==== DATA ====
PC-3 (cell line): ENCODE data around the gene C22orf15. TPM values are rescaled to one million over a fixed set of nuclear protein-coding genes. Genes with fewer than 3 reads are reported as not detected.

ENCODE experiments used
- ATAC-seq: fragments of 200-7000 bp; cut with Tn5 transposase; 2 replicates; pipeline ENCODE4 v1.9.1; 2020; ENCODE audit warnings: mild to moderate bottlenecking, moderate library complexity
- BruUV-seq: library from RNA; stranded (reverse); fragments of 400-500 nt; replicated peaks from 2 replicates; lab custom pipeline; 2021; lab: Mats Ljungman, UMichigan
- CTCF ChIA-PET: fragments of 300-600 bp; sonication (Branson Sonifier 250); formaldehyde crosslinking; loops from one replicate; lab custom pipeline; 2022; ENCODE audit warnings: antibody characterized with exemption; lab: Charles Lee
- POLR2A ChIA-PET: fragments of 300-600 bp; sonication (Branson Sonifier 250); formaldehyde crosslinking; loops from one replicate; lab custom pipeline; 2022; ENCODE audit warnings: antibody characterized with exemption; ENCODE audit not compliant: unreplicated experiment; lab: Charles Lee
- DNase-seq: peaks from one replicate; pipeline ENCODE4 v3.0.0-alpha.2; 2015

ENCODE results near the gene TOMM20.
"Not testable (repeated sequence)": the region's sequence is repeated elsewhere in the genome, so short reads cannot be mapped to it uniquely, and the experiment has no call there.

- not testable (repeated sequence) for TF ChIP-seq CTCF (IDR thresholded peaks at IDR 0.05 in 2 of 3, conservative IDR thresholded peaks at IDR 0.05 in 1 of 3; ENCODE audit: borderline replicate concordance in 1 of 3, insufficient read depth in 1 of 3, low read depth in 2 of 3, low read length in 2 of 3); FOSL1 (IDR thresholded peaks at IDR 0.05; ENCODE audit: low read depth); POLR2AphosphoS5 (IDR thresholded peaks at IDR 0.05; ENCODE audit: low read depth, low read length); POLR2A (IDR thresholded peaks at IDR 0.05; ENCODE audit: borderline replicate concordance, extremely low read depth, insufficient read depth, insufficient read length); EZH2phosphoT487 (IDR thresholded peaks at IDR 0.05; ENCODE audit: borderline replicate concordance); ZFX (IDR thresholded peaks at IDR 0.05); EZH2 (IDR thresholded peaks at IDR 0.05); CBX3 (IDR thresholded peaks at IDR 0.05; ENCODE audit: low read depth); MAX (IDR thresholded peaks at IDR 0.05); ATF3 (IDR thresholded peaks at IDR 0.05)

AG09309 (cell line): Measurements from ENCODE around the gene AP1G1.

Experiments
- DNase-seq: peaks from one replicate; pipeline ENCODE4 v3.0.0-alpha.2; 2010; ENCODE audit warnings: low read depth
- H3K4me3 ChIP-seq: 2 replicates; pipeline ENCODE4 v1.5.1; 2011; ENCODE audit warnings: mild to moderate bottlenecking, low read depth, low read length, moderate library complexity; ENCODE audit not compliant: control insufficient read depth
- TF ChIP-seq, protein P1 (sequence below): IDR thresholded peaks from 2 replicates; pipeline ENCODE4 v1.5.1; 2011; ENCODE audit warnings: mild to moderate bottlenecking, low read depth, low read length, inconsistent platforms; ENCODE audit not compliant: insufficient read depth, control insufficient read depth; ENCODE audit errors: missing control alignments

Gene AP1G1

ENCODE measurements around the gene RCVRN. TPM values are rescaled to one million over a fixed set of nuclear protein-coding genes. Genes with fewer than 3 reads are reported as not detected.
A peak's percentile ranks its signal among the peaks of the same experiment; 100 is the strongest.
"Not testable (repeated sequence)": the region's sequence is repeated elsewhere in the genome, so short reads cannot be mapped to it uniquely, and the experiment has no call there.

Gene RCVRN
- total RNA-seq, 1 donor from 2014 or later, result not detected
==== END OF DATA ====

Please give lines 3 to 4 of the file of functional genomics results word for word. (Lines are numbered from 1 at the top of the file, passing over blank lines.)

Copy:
- ATAC-seq: fragments of 200-7000 bp; cut with Tn5 transposase; 2 replicates; pipeline ENCODE4 v1.9.1; 2020; ENCODE audit warnings: mild to moderate bottlenecking, moderate library complexity
- BruUV-seq: library from RNA; stranded (reverse); fragments of 400-500 nt; replicated peaks from 2 replicates; lab custom pipeline; 2021; lab: Mats Ljungman, UMichigan